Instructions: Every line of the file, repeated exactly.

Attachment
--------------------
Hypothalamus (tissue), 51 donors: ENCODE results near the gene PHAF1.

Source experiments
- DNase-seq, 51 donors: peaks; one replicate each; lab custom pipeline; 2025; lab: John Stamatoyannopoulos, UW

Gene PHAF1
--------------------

Hypothalamus (tissue), 51 donors: ENCODE results near the gene PHAF1.

Source experiments
- DNase-seq, 51 donors: peaks; one replicate each; lab custom pipeline; 2025; lab: John Stamatoyannopoulos, UW

Gene PHAF1